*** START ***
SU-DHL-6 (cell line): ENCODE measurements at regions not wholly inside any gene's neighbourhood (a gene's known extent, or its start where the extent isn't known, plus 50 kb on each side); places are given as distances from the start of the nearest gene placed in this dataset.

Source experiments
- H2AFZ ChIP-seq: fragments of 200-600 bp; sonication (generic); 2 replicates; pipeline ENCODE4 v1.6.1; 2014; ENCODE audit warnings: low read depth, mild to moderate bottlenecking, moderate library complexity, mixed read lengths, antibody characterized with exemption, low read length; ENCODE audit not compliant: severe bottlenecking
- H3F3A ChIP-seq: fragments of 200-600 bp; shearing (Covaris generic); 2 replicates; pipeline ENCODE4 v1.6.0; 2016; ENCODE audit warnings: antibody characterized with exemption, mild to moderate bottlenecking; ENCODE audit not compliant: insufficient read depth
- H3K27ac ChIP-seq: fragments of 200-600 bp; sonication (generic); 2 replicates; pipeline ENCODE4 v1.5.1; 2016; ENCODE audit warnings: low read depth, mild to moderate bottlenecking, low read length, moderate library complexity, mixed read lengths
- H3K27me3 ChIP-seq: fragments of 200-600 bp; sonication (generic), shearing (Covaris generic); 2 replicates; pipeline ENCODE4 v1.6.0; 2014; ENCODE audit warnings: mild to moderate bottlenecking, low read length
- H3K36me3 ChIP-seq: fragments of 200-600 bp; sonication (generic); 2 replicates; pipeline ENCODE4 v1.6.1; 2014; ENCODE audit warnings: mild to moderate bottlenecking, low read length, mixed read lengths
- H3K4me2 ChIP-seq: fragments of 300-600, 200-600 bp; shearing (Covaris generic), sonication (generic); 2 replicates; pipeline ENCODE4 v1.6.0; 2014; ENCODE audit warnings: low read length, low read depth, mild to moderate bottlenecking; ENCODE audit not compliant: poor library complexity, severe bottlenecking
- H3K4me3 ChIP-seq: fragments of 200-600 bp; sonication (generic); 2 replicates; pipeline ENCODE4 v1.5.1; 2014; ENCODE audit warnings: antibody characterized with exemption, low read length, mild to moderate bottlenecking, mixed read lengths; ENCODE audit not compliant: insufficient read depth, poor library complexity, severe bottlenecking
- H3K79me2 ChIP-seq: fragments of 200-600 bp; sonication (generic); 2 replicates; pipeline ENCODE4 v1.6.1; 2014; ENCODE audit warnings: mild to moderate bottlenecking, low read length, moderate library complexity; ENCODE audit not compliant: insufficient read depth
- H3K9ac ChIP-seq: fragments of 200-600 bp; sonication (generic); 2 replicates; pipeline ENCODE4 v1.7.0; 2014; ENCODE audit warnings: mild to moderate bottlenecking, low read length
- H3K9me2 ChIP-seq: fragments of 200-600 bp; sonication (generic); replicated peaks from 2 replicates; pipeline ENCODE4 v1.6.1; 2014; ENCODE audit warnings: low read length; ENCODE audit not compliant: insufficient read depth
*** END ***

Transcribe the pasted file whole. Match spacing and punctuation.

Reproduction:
SU-DHL-6 (cell line): ENCODE measurements at regions not wholly inside any gene's neighbourhood (a gene's known extent, or its start where the extent isn't known, plus 50 kb on each side); places are given as distances from the start of the nearest gene placed in this dataset.

Source experiments
- H2AFZ ChIP-seq: fragments of 200-600 bp; sonication (generic); 2 replicates; pipeline ENCODE4 v1.6.1; 2014; ENCODE audit warnings: low read depth, mild to moderate bottlenecking, moderate library complexity, mixed read lengths, antibody characterized with exemption, low read length; ENCODE audit not compliant: severe bottlenecking
- H3F3A ChIP-seq: fragments of 200-600 bp; shearing (Covaris generic); 2 replicates; pipeline ENCODE4 v1.6.0; 2016; ENCODE audit warnings: antibody characterized with exemption, mild to moderate bottlenecking; ENCODE audit not compliant: insufficient read depth
- H3K27ac ChIP-seq: fragments of 200-600 bp; sonication (generic); 2 replicates; pipeline ENCODE4 v1.5.1; 2016; ENCODE audit warnings: low read depth, mild to moderate bottlenecking, low read length, moderate library complexity, mixed read lengths
- H3K27me3 ChIP-seq: fragments of 200-600 bp; sonication (generic), shearing (Covaris generic); 2 replicates; pipeline ENCODE4 v1.6.0; 2014; ENCODE audit warnings: mild to moderate bottlenecking, low read length
- H3K36me3 ChIP-seq: fragments of 200-600 bp; sonication (generic); 2 replicates; pipeline ENCODE4 v1.6.1; 2014; ENCODE audit warnings: mild to moderate bottlenecking, low read length, mixed read lengths
- H3K4me2 ChIP-seq: fragments of 300-600, 200-600 bp; shearing (Covaris generic), sonication (generic); 2 replicates; pipeline ENCODE4 v1.6.0; 2014; ENCODE audit warnings: low read length, low read depth, mild to moderate bottlenecking; ENCODE audit not compliant: poor library complexity, severe bottlenecking
- H3K4me3 ChIP-seq: fragments of 200-600 bp; sonication (generic); 2 replicates; pipeline ENCODE4 v1.5.1; 2014; ENCODE audit warnings: antibody characterized with exemption, low read length, mild to moderate bottlenecking, mixed read lengths; ENCODE audit not compliant: insufficient read depth, poor library complexity, severe bottlenecking
- H3K79me2 ChIP-seq: fragments of 200-600 bp; sonication (generic); 2 replicates; pipeline ENCODE4 v1.6.1; 2014; ENCODE audit warnings: mild to moderate bottlenecking, low read length, moderate library complexity; ENCODE audit not compliant: insufficient read depth
- H3K9ac ChIP-seq: fragments of 200-600 bp; sonication (generic); 2 replicates; pipeline ENCODE4 v1.7.0; 2014; ENCODE audit warnings: mild to moderate bottlenecking, low read length
- H3K9me2 ChIP-seq: fragments of 200-600 bp; sonication (generic); replicated peaks from 2 replicates; pipeline ENCODE4 v1.6.1; 2014; ENCODE audit warnings: low read length; ENCODE audit not compliant: insufficient read depth